On Earth Day, people around the world take stock of how our countries and communities are doing in addressing the challenges that threaten our environment and health—today and for generations to come.
As the window of opportunity to address climate change narrows, we must do more.
While stark warnings from the scientific community, frequent illustrations of the economic benefits of clean energy, and vivid demonstrations of the human impacts of climate change have helped shift the political calculus in Washington, the best and most immediate opportunity for national policy change in 2019 is in states.
And the progress in states so far this year provides a lot of reasons to be hopeful.
In the 2018 midterms, energy and climate emerged as top-tier issues for voters and are poised to figure prominently again in 2020. Candidates in every region of the country, Democrats and Republicans, made energy and/or climate central to their election messages—and won. Nowhere was this trend more visible than in the states, where at least nine candidates for governor who were elected in 2018 made bold commitments of 100 percent clean electricity. For example, New Mexico Governor Michelle Lujan Grisham (D), who climbed a 26-story wind turbine during her campaign, already has signed a law to put her state on a path to 100 percent clean.
Through the first 100 days of these new governors’ terms, in state after state, the candidates who campaigned on energy and climate are now governing on energy and climate. Most of the national media attention has focused on the Green New Deal and how some congressional Republicans are beginning to bring ideas to the table. But when it comes to actually cutting carbon and growing the economy in 2019, the real deal has been in states.
Take a look at just a few of the achievements in states so far in 2019:
- In Arizona, the Navajo Nation voted down the purchase of the Navajo Generating Station (the largest coal-fired power plant west of the Mississippi), and the Nation’s president and vice president signed a proclamation supporting the tribe’s transition to renewable energy.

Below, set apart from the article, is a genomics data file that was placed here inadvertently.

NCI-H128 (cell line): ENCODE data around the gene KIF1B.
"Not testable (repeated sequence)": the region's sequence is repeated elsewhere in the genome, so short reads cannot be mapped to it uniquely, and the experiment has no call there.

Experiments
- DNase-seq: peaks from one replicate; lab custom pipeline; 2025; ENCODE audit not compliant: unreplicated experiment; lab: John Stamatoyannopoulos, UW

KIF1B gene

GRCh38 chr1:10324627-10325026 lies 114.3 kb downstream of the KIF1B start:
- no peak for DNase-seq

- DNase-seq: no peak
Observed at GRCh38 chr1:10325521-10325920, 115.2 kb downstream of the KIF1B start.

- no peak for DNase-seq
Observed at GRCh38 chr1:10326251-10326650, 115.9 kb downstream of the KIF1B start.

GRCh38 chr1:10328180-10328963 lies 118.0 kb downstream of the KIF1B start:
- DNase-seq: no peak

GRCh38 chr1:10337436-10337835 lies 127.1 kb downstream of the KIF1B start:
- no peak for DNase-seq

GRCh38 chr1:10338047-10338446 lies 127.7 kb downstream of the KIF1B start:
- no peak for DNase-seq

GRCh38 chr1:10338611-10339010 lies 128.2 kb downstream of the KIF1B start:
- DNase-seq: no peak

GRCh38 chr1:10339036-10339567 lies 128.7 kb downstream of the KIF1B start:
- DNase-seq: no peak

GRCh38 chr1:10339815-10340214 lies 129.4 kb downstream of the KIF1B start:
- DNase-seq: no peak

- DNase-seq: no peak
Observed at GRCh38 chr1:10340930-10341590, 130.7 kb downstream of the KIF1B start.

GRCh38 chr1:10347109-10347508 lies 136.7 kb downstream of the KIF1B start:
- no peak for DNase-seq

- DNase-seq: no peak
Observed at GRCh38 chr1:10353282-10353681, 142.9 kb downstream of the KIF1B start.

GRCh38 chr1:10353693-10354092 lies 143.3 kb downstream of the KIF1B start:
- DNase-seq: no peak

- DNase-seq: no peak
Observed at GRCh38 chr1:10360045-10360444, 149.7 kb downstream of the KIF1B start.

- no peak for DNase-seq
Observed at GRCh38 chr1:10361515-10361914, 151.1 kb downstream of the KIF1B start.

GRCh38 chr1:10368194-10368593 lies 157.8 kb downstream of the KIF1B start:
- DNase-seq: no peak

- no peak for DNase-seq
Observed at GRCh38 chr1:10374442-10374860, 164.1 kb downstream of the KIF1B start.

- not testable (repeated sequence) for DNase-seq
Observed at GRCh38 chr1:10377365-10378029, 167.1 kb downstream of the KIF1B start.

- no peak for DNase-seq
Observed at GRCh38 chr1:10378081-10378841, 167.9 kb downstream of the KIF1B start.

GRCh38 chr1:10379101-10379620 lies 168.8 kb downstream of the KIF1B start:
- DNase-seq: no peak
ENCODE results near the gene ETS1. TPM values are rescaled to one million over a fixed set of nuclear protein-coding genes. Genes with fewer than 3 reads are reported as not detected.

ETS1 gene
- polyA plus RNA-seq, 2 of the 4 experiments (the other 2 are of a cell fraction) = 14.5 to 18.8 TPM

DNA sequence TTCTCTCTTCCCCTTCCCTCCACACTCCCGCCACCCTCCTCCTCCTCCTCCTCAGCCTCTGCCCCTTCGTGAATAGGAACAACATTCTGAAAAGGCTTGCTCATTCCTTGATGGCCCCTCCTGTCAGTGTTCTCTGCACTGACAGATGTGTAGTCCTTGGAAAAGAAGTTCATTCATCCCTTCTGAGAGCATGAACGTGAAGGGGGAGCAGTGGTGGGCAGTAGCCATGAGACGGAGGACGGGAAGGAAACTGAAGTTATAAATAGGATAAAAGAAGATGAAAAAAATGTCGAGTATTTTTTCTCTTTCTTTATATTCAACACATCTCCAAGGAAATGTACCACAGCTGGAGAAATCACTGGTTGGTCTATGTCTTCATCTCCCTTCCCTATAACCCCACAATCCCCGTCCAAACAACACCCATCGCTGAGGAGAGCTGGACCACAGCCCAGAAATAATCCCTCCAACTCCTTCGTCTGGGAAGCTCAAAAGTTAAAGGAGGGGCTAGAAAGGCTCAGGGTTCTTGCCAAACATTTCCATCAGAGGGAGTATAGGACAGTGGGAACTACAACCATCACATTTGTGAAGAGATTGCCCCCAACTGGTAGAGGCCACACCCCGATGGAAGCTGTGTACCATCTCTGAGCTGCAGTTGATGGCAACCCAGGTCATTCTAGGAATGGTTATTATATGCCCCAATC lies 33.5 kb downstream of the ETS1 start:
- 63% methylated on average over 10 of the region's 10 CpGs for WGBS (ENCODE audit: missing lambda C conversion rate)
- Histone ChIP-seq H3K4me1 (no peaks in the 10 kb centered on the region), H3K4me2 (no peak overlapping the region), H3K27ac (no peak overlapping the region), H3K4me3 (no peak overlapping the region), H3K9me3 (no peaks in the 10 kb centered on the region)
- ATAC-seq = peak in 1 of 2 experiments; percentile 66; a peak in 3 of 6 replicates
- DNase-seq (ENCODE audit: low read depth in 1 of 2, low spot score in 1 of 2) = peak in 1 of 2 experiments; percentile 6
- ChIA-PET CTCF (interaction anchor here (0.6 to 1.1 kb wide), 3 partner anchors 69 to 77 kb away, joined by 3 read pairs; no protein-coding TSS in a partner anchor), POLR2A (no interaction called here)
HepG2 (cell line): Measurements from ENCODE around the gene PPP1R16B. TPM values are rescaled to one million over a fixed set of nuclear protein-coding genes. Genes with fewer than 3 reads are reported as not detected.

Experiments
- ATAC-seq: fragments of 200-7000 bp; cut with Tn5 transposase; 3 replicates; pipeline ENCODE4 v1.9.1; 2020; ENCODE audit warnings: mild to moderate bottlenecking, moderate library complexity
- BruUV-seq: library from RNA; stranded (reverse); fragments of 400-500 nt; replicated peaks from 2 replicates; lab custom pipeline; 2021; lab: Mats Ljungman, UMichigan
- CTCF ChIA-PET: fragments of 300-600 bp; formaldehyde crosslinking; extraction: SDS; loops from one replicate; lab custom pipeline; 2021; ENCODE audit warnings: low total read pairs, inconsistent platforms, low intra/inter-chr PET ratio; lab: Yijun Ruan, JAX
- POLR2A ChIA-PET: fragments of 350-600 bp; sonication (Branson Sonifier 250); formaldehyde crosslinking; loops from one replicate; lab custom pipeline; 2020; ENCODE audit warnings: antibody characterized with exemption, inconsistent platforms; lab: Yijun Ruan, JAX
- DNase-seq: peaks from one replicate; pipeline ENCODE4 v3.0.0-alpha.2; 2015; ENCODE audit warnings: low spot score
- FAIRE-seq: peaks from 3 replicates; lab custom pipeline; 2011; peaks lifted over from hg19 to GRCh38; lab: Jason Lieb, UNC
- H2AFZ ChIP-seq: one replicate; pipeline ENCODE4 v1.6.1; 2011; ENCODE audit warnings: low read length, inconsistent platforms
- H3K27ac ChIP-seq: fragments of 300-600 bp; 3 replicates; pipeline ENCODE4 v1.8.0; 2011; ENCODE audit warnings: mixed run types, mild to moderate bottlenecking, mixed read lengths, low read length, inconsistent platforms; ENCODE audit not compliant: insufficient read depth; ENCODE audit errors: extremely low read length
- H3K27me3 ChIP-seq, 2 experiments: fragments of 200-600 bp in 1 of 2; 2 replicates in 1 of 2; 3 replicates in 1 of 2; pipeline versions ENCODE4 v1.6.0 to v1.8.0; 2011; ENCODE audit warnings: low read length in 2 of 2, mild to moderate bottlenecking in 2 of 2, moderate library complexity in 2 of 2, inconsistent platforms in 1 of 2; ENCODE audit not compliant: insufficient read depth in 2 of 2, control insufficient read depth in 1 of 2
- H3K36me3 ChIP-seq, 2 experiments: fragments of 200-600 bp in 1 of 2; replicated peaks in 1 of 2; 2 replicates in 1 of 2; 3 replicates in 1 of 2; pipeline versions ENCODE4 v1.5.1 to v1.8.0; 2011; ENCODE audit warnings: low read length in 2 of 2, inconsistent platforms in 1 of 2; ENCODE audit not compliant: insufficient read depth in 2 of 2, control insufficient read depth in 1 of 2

- In Arkansas, the Republican-controlled General Assembly passed, and Governor Asa Hutchinson (R) signed, the Solar Access Act of 2019, removing regulatory barriers that have slowed Arkansas’s solar market for years.
- Colorado Governor Jared Polis (D) signed an executive order that includes the adoption of the zero-emissions vehicle law that California and several other states have adopted. On climate, House Speaker KC Becker (D) introduced a bill requiring cuts in carbon pollution by at least 25 percent by 2026, 50 percent by 2030, and 90 percent by 2050 compared to 2005 levels.
- Maryland’s legislature passed the Clean Energy Jobs Act, which would increase the state Renewable Portfolio Standard to 50 percent by 2030 and provide funding for workforce development programs. The bill is on Governor Larry Hogan’s (R) desk.
- New Mexico Governor Lujan Grisham signed the Energy Transition Act requiring 100 percent carbon free energy from the state’s utilities by 2045. New Mexico also passed a law expanding electric vehicle charging infrastructure, with a focus on equity.
- In Oregon, a House committee began consideration of a cap-and-invest bill, a top priority for Governor Kate Brown (D).
- Washington’s state legislature passed a 100 percent clean law through both houses and is currently reconciling minor differences between the versions. Puerto Rico and Washington, DC enacted 100 percent laws. Minnesota, Illinois, Wisconsin, New York, Nevada, Maine, and Florida introduced bills for 100 percent clean or carbon-free electricity this year.
Americans’ concern about climate change is high and rising. Sixty percent of Americans are either “alarmed” or “concerned” about climate change, according to the latest survey by the climate change communications programs at Yale and George Mason universities. That’s a sharp increase since five years ago when only 43 percent felt the same way. This dramatic shift in public opinion is one of the factors driving the pace of change in the states—and the willingness of elected leaders to reach for more ambitious goals.
To be sure, there is still a lot to do—in states, nationally, and globally. But the momentum of policy and political progress is rapidly building, giving us plenty of reason to be hopeful this Earth Day.
Note: Energy Foundation does not fund lobbying activities. References to legislation are for informational purposes only.